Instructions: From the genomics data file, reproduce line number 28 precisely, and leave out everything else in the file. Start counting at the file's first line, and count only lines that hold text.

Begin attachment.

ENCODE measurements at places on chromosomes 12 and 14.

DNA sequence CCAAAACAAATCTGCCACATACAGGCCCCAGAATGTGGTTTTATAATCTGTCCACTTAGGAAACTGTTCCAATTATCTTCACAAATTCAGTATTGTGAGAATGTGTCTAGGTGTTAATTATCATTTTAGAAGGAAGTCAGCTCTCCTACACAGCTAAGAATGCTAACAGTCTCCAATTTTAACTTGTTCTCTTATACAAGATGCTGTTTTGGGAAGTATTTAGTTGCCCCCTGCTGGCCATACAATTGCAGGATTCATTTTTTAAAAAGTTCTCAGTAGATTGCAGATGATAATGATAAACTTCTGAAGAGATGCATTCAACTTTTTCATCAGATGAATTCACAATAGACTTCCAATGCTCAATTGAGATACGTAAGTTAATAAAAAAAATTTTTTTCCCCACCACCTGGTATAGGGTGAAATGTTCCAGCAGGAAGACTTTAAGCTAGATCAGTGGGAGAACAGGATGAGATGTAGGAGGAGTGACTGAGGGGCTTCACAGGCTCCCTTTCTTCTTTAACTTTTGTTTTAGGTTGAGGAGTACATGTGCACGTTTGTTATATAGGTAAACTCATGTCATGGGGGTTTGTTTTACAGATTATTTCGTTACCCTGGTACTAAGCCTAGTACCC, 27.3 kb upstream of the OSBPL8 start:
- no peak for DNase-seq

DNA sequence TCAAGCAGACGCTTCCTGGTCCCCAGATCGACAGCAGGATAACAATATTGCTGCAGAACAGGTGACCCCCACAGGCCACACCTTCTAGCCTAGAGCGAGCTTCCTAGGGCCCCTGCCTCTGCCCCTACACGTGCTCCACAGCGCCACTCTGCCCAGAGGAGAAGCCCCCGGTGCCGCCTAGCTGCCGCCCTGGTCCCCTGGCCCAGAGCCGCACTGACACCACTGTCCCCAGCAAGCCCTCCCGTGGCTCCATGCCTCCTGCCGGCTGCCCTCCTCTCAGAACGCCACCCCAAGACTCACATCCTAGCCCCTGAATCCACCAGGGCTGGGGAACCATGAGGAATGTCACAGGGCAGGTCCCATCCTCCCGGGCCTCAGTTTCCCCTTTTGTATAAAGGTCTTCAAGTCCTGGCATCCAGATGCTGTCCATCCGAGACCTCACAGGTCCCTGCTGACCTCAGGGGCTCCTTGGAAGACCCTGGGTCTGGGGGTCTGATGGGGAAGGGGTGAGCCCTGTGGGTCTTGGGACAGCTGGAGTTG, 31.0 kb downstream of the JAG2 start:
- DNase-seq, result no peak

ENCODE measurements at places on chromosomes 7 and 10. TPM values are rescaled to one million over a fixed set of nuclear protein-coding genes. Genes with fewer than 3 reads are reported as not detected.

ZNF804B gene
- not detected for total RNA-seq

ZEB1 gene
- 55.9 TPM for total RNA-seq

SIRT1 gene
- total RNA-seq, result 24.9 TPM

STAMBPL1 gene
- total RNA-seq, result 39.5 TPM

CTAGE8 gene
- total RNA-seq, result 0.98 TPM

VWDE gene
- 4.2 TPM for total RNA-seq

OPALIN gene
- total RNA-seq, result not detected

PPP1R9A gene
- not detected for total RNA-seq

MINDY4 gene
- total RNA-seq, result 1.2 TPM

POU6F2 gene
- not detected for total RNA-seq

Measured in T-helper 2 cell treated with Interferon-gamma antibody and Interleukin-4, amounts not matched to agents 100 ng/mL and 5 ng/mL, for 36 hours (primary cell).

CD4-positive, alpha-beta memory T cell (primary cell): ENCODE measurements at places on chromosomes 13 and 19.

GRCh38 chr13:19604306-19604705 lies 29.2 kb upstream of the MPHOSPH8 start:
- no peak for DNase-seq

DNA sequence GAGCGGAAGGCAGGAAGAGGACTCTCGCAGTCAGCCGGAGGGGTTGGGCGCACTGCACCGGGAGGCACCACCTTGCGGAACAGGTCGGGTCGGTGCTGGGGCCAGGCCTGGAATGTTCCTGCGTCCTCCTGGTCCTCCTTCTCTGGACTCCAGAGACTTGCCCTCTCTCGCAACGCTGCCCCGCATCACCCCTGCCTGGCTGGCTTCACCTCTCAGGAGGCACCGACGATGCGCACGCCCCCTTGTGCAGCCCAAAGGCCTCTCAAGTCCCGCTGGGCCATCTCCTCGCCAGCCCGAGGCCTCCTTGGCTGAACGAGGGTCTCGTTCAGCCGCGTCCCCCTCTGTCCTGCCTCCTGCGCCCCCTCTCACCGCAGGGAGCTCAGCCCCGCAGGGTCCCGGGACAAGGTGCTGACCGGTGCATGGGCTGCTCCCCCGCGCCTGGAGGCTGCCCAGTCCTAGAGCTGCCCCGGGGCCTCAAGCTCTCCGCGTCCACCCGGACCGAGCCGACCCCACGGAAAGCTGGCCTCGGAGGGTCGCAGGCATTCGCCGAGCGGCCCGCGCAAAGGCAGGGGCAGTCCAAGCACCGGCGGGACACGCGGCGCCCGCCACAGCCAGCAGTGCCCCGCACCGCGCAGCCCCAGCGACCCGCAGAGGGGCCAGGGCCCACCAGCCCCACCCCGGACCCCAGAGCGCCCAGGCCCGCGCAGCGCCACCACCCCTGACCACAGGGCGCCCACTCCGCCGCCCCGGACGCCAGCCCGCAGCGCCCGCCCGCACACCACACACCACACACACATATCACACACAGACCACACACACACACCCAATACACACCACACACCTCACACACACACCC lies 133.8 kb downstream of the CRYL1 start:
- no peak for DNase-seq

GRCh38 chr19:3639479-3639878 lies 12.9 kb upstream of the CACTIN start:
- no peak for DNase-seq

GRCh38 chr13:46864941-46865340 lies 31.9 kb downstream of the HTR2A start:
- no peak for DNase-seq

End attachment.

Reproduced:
CD4-positive, alpha-beta memory T cell (primary cell): ENCODE measurements at places on chromosomes 13 and 19.